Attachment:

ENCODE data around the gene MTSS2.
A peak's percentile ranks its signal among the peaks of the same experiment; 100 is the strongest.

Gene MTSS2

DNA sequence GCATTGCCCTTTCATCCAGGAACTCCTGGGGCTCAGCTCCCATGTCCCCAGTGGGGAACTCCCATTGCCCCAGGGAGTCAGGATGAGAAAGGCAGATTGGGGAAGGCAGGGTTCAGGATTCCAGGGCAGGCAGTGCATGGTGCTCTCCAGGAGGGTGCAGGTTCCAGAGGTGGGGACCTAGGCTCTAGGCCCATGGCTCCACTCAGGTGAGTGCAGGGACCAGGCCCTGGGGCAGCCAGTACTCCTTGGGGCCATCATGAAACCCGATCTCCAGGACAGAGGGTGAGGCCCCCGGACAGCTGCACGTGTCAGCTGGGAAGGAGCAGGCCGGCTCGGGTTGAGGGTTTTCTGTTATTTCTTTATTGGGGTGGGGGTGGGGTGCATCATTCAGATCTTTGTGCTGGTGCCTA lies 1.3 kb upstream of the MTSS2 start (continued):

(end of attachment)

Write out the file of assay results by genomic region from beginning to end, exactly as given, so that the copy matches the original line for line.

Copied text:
ENCODE data around the gene MTSS2.
A peak's percentile ranks its signal among the peaks of the same experiment; 100 is the strongest.

Gene MTSS2

DNA sequence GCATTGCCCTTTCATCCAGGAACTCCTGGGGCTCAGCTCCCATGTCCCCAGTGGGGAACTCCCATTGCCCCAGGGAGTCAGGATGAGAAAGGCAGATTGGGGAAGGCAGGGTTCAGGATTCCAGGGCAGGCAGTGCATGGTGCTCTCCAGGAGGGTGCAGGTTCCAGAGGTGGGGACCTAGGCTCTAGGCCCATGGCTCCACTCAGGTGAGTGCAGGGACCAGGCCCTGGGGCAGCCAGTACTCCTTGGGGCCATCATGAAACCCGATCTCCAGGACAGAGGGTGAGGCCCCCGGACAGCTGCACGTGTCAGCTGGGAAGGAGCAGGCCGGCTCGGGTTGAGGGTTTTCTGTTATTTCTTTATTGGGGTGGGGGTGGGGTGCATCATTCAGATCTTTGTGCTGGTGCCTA lies 1.3 kb upstream of the MTSS2 start (continued):